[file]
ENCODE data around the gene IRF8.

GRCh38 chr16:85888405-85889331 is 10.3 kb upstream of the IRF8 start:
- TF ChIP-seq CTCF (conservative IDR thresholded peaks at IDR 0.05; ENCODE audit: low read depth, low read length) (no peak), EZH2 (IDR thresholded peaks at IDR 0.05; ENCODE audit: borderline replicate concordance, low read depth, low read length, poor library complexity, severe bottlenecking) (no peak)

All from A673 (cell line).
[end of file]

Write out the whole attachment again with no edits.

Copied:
ENCODE data around the gene IRF8.

GRCh38 chr16:85888405-85889331 is 10.3 kb upstream of the IRF8 start:
- TF ChIP-seq CTCF (conservative IDR thresholded peaks at IDR 0.05; ENCODE audit: low read depth, low read length) (no peak), EZH2 (IDR thresholded peaks at IDR 0.05; ENCODE audit: borderline replicate concordance, low read depth, low read length, poor library complexity, severe bottlenecking) (no peak)

All from A673 (cell line).